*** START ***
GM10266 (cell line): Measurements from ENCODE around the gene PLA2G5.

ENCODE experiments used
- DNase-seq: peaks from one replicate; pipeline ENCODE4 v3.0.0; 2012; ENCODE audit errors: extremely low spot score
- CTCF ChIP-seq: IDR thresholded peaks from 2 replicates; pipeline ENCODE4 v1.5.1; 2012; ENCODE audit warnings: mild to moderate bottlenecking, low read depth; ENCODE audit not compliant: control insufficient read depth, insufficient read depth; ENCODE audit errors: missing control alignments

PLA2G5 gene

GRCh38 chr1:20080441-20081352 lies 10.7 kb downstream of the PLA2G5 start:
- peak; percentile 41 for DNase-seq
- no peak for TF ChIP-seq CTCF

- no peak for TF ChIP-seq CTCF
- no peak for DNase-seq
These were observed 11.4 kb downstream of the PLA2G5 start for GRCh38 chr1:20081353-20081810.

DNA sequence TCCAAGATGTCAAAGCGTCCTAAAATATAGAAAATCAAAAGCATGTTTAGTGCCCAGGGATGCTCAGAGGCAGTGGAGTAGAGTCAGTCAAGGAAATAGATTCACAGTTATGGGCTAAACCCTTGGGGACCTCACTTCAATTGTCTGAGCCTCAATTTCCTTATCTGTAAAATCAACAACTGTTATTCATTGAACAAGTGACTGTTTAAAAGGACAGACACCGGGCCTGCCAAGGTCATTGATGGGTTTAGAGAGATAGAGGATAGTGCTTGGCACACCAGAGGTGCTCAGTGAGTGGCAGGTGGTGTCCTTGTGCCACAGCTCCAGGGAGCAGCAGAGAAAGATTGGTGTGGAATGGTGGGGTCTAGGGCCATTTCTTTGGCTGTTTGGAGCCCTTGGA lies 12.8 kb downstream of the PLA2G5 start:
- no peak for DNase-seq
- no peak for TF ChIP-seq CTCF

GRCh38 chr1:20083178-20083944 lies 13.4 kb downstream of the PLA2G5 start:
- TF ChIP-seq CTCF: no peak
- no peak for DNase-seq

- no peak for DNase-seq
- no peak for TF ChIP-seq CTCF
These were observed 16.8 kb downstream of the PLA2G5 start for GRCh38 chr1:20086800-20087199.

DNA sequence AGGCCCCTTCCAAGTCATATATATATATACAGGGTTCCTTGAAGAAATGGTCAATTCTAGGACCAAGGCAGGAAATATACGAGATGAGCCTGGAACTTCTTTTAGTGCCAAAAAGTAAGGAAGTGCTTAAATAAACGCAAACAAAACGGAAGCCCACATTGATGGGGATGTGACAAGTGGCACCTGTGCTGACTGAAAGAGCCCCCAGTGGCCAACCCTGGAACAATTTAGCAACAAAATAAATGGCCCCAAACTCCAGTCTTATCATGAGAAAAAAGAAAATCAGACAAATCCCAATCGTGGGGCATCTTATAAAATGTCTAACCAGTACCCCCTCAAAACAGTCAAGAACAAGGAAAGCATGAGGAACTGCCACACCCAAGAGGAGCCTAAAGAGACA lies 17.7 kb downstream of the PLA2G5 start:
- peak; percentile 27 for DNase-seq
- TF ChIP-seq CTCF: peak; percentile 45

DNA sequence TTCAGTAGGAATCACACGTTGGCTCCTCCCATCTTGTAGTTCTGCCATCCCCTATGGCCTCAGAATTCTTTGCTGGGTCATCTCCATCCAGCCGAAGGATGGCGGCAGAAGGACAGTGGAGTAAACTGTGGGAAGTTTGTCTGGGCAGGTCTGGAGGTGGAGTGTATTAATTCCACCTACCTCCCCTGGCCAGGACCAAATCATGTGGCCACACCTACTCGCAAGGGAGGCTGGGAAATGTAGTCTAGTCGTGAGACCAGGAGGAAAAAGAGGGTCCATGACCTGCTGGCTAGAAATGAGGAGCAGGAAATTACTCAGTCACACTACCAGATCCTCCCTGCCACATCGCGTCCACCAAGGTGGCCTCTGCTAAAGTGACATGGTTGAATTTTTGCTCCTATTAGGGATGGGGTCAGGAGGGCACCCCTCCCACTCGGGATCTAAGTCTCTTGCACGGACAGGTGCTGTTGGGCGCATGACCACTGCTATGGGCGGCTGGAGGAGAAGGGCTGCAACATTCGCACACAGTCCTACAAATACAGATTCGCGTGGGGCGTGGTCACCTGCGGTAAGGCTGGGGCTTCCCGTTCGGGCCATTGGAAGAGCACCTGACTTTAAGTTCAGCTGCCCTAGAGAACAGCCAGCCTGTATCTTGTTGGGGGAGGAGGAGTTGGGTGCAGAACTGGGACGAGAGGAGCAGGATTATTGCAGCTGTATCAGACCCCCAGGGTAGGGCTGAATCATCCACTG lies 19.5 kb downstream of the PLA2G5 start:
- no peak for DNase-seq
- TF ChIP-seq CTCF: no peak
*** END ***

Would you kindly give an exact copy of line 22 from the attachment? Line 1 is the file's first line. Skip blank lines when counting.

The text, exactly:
- peak; percentile 27 for DNase-seq